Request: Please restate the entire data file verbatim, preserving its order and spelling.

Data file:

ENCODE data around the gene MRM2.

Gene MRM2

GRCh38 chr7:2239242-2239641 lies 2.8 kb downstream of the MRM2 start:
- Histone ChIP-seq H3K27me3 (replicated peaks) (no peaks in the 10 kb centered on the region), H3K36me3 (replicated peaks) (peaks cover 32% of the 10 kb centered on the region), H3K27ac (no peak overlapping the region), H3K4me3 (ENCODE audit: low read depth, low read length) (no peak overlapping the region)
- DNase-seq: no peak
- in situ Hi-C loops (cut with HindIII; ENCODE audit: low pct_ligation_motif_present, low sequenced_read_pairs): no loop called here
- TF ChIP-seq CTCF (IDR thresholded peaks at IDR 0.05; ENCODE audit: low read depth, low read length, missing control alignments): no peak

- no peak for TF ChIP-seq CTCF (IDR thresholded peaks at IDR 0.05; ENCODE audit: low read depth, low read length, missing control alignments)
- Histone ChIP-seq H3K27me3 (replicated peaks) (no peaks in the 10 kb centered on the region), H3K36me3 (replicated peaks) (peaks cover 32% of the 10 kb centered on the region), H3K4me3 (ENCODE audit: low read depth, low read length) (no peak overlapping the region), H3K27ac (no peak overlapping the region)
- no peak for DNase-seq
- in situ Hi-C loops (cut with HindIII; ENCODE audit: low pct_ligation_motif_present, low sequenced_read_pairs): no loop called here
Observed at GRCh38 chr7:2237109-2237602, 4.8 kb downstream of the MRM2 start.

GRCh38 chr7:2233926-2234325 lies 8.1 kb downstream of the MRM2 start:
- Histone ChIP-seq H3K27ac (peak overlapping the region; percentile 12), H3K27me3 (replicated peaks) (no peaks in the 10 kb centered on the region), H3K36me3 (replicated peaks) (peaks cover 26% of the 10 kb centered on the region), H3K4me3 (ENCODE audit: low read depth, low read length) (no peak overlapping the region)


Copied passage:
ENCODE data around the gene MRM2.

Gene MRM2

GRCh38 chr7:2239242-2239641 lies 2.8 kb downstream of the MRM2 start:
- Histone ChIP-seq H3K27me3 (replicated peaks) (no peaks in the 10 kb centered on the region), H3K36me3 (replicated peaks) (peaks cover 32% of the 10 kb centered on the region), H3K27ac (no peak overlapping the region), H3K4me3 (ENCODE audit: low read depth, low read length) (no peak overlapping the region)
- DNase-seq: no peak
- in situ Hi-C loops (cut with HindIII; ENCODE audit: low pct_ligation_motif_present, low sequenced_read_pairs): no loop called here
- TF ChIP-seq CTCF (IDR thresholded peaks at IDR 0.05; ENCODE audit: low read depth, low read length, missing control alignments): no peak

- no peak for TF ChIP-seq CTCF (IDR thresholded peaks at IDR 0.05; ENCODE audit: low read depth, low read length, missing control alignments)
- Histone ChIP-seq H3K27me3 (replicated peaks) (no peaks in the 10 kb centered on the region), H3K36me3 (replicated peaks) (peaks cover 32% of the 10 kb centered on the region), H3K4me3 (ENCODE audit: low read depth, low read length) (no peak overlapping the region), H3K27ac (no peak overlapping the region)
- no peak for DNase-seq
- in situ Hi-C loops (cut with HindIII; ENCODE audit: low pct_ligation_motif_present, low sequenced_read_pairs): no loop called here
Observed at GRCh38 chr7:2237109-2237602, 4.8 kb downstream of the MRM2 start.

GRCh38 chr7:2233926-2234325 lies 8.1 kb downstream of the MRM2 start:
- Histone ChIP-seq H3K27ac (peak overlapping the region; percentile 12), H3K27me3 (replicated peaks) (no peaks in the 10 kb centered on the region), H3K36me3 (replicated peaks) (peaks cover 26% of the 10 kb centered on the region), H3K4me3 (ENCODE audit: low read depth, low read length) (no peak overlapping the region)